December 5, 2012
Because I remember
Two major considerations of autism and the place of autistic people in society sort of collided in the news media this past week. First, the New York Times’ Sunday Magazine ran a long piece, “The Autism Advantage,” on a European company, Specialisterne, whose mission is to find supportive employment opportunities for people with Asperger’s Syndrome in the tech world. And second, the House of Representatives held the first hearings in a decade on rising diagnostic rates of autism spectrum disorders.
In both forums, it quickly became apparent, as it often does, that by having any ability to take an active role in our own lives or discussions about us, our right to do so is discounted by many. The comments section of the Times article quickly exploded with criticism that because some autistic people are too severely affected to ever hold jobs, the article was irresponsible or trivializing, that the employment concerns of the so-called “high-functioning” had no place in discussions about real autism.
And the originally slated panel of witnesses to Congress included zero autistic people of any stripe. When Michael John Carley and Ari Ne’eman were added in response to pleas from the advocacy community, complaints resulted that two such “high-functioning” men couldn’t truly represent autistic people, or did so inadequately because their testimony didn’t focus on the need for a cure for “lower-functioning” people.
Effectively, that because some autistic people have severely compromised communication abilities, we should not have been represented, in a Congressional hearing about the federal response to our existence, at all.
And I’ve lost count of the number of times in online discussions when I’ve been told that I’m nothing like someone else’s child, couldn’t possibly understand what their child goes through or have any idea what it’s like to be their child…before they list off a litany of experiences that sound a whole lot like my own childhood.
(Or sometimes not. Sometimes someone else’s experience with the autism spectrum is actually radically different from mine. It’s called a spectrum condition for a reason, and we know this, better than anyone.)
I may never be able to convince these people that my experience has anything in common with their children’s. I know that no single human being can ever truly know the experience of being another, but I also can’t convince myself that I have no place standing up for those kids.
Because I remember getting the message so often, in so many ways, that there was no place for me in the world as I was, that I was never going to make it in “the real world.” That I wasn’t going to be allowed to make it if I wasn’t going to do a better job of pleasing others.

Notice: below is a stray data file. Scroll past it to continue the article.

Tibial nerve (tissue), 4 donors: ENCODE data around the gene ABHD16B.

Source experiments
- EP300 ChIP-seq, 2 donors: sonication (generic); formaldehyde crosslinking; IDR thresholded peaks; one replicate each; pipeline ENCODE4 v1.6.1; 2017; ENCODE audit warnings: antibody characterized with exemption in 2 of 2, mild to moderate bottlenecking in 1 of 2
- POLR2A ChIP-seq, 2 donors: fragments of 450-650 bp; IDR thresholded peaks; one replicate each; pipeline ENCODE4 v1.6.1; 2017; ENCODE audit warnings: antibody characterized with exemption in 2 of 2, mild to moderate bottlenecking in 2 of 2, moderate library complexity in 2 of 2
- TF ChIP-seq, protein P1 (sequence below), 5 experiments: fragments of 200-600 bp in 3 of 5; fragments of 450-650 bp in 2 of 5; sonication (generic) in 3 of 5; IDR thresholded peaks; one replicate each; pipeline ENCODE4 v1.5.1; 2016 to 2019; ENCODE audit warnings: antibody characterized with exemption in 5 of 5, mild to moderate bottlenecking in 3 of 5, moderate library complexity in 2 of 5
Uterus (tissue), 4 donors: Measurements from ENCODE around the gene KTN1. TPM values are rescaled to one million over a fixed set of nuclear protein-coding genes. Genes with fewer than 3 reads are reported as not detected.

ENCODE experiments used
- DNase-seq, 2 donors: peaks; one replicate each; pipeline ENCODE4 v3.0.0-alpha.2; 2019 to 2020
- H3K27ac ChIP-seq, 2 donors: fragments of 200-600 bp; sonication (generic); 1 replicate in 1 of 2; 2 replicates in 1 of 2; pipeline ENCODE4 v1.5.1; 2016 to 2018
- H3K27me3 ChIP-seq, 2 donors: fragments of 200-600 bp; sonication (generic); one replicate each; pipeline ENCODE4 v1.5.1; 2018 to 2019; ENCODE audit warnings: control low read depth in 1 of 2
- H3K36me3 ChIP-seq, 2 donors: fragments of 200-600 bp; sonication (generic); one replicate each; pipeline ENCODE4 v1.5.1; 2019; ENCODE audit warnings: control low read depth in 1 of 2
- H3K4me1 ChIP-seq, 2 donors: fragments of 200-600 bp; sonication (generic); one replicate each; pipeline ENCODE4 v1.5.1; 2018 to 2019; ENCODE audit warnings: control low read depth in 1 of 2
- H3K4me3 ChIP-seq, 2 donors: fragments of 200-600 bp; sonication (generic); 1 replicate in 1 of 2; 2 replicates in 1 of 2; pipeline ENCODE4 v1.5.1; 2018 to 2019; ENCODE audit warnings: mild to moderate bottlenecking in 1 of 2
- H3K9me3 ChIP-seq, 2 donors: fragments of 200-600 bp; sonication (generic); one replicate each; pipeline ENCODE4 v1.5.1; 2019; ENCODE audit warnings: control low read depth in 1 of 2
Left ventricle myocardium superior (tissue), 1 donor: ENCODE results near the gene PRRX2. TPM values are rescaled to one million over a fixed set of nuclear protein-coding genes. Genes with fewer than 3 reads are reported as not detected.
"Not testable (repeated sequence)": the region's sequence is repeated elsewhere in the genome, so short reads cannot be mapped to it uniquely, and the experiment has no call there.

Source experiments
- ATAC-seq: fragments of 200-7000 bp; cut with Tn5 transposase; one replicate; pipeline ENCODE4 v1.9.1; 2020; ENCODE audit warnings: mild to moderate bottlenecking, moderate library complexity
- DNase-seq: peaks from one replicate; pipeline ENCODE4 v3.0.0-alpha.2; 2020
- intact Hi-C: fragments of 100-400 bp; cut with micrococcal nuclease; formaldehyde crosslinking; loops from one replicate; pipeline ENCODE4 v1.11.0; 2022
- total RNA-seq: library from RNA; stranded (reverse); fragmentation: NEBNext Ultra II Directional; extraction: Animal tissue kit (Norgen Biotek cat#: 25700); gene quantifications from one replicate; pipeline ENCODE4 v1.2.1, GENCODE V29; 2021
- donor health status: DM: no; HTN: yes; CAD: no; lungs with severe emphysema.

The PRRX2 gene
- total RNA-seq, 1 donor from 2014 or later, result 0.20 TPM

I remember not being able to look the way I was supposed to, talk the way I was supposed to, dress the way I was supposed to. I remember not being what anyone wanted.
Because my heart broke for your kids when Michael John Carley asked the nation to remember, when we talk about the autistic, that the vast majority of us can hear and understand what you say about us—and a gallery full of people behind him angrily shook your heads “no.” Because I remember being told again and again that I could not be perceiving what I was perceiving, and being told that I couldn’t or shouldn’t be able to do what I knew I could.
Because I remember having no one who spoke or understood my language, and losing hope that I ever would. I remember having no one who thought that the world as I experienced it was worth respecting or understanding remotely enough to be any help to me.
Because I remember the constant implication that the ways I was being treated were acceptable because the way I am was not acceptable.
These things wear you down, day after day. The memory of it all wears on me still. I want better than that for your kids. I think we can all do better than that for your kids. I’ve cited before, and probably will again, the quote from Adrienne Rich:
When someone with the authority of a teacher, say, describes the world and you are not in it, there is a moment of psychic disequilibrium, as if you looked into a mirror and saw nothing.
I think that all of your children deserve to see a world with them in it, and belonging in it.
And far from our abilities disqualifying us from that role, I believe that our communication abilities and everything that we’ve done and learned for ourselves are all the more reason why we have a responsibility to stand up for kids like yours. If I were to decide that because of the gap in our apparent abilities, that they and I have nothing whatsoever to do with each other….If I said “You’re right; because I can speak and write and have a job, and your child might not ever, then his rights, dignity, and well-being have nothing to do with me,” then I really would be guilty of the accusation leveled against activists so often–that we care nothing about the well-being of the more severely disabled.
But I don’t think that’s true.